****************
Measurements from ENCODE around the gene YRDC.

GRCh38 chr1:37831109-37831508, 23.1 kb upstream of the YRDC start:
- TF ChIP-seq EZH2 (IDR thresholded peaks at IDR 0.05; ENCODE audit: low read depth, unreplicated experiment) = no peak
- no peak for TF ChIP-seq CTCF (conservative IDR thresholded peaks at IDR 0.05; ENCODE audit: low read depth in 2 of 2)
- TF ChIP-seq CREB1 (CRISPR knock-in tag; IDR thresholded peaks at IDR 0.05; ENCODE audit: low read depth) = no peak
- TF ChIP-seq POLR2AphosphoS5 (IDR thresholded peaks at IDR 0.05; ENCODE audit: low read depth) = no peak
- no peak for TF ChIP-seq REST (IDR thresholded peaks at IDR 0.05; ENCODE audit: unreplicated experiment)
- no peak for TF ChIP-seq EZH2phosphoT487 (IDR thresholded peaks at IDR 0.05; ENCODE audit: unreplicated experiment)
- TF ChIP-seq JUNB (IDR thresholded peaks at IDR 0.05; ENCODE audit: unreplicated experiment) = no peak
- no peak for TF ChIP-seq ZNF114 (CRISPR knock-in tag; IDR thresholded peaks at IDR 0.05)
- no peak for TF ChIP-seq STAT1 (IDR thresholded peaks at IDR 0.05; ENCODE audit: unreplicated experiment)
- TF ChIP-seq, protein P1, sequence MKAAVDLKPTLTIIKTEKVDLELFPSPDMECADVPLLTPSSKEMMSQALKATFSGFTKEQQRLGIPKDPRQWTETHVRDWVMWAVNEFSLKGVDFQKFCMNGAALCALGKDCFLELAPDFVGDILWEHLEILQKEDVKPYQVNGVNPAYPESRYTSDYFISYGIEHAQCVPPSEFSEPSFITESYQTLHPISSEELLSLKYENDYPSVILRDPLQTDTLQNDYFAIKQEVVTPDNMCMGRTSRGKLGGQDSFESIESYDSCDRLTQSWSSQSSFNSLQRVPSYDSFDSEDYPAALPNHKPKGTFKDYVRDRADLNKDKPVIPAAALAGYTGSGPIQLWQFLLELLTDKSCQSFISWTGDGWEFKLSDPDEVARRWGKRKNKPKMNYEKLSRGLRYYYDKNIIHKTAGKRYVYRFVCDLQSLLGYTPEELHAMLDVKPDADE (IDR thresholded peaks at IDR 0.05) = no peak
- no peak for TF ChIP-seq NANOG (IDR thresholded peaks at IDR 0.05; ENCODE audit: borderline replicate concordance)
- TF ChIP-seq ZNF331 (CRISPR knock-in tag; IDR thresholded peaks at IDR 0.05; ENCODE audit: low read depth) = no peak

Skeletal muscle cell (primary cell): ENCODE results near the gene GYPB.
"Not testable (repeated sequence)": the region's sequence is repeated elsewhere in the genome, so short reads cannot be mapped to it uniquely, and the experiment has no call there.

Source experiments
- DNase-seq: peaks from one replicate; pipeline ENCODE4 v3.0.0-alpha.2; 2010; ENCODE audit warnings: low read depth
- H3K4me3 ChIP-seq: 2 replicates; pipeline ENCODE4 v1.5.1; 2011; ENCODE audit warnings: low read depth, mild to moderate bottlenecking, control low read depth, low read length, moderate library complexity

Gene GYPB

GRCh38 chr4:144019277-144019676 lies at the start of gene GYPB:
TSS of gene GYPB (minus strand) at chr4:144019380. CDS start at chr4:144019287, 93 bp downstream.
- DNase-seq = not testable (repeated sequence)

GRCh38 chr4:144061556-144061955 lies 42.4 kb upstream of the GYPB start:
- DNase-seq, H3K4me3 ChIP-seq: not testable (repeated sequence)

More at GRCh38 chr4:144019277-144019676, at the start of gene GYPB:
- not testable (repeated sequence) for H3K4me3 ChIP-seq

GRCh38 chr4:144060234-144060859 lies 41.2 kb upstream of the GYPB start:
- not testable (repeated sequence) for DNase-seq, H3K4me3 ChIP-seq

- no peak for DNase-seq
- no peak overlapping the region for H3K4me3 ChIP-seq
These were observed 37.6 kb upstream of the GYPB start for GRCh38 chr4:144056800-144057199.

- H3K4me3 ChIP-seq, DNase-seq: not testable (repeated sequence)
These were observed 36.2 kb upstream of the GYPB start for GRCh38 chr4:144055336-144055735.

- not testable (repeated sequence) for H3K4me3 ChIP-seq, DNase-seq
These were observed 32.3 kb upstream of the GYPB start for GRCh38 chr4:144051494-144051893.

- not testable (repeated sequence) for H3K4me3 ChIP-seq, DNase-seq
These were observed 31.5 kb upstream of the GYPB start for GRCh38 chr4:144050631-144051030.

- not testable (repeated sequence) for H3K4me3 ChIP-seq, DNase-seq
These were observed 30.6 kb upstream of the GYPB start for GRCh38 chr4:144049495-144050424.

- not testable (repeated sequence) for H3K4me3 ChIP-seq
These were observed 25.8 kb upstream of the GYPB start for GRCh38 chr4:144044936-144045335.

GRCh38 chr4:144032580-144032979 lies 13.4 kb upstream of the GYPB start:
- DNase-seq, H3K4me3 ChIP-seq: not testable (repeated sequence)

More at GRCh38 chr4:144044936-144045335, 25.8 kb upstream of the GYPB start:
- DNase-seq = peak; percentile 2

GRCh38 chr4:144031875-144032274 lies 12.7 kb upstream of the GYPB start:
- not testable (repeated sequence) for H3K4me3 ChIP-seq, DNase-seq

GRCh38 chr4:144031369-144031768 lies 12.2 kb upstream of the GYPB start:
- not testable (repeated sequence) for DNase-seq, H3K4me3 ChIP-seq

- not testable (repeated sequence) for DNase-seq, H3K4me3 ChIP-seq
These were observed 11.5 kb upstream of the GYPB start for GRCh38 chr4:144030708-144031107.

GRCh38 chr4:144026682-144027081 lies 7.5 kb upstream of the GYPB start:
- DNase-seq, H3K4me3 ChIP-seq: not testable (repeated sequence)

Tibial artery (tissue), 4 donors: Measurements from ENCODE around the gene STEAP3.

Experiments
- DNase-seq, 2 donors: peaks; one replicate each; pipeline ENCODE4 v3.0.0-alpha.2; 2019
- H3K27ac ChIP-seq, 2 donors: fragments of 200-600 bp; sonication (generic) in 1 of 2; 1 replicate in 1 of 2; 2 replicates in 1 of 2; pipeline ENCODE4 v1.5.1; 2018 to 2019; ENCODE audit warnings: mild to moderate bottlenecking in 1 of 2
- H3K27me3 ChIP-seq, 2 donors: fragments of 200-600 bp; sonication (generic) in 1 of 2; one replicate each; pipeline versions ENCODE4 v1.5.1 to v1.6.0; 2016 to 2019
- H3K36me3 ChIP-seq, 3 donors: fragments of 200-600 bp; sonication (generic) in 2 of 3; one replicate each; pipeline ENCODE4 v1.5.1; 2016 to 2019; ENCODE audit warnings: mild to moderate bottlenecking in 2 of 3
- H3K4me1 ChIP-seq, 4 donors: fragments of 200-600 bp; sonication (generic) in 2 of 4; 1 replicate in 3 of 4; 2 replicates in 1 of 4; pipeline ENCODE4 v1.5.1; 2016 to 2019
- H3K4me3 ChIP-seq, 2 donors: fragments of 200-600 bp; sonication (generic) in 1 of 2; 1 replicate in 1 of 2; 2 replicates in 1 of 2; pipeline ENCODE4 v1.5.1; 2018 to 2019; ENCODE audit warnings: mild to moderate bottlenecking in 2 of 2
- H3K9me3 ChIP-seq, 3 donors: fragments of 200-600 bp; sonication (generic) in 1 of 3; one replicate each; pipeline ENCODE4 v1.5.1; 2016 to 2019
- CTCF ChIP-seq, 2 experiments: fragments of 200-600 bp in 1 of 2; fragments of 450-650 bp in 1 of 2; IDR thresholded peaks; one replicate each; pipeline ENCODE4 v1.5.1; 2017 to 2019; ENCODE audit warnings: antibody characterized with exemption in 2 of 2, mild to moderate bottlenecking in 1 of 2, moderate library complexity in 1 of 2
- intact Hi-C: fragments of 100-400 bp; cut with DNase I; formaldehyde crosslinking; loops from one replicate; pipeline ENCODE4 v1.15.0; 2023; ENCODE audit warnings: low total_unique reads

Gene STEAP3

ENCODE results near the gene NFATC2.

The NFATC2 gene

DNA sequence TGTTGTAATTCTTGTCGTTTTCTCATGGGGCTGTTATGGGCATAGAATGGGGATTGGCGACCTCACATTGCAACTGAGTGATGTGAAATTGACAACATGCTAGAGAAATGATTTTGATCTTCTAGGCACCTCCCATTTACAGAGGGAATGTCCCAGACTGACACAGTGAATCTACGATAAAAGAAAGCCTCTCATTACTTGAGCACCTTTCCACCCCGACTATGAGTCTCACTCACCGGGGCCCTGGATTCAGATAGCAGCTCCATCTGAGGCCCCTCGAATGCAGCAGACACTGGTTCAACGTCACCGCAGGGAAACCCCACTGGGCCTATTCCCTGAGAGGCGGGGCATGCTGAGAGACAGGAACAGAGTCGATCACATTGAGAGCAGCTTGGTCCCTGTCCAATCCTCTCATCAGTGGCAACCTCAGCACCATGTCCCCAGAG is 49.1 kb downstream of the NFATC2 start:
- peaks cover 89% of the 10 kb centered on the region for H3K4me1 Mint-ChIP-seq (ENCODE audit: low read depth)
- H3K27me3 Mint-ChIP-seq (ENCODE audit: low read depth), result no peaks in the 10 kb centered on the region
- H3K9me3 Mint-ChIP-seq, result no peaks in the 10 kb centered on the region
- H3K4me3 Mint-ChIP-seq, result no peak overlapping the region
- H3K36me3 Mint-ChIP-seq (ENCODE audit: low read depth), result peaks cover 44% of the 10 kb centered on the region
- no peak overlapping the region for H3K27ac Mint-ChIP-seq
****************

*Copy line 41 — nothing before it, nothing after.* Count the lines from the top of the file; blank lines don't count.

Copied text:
- not testable (repeated sequence) for H3K4me3 ChIP-seq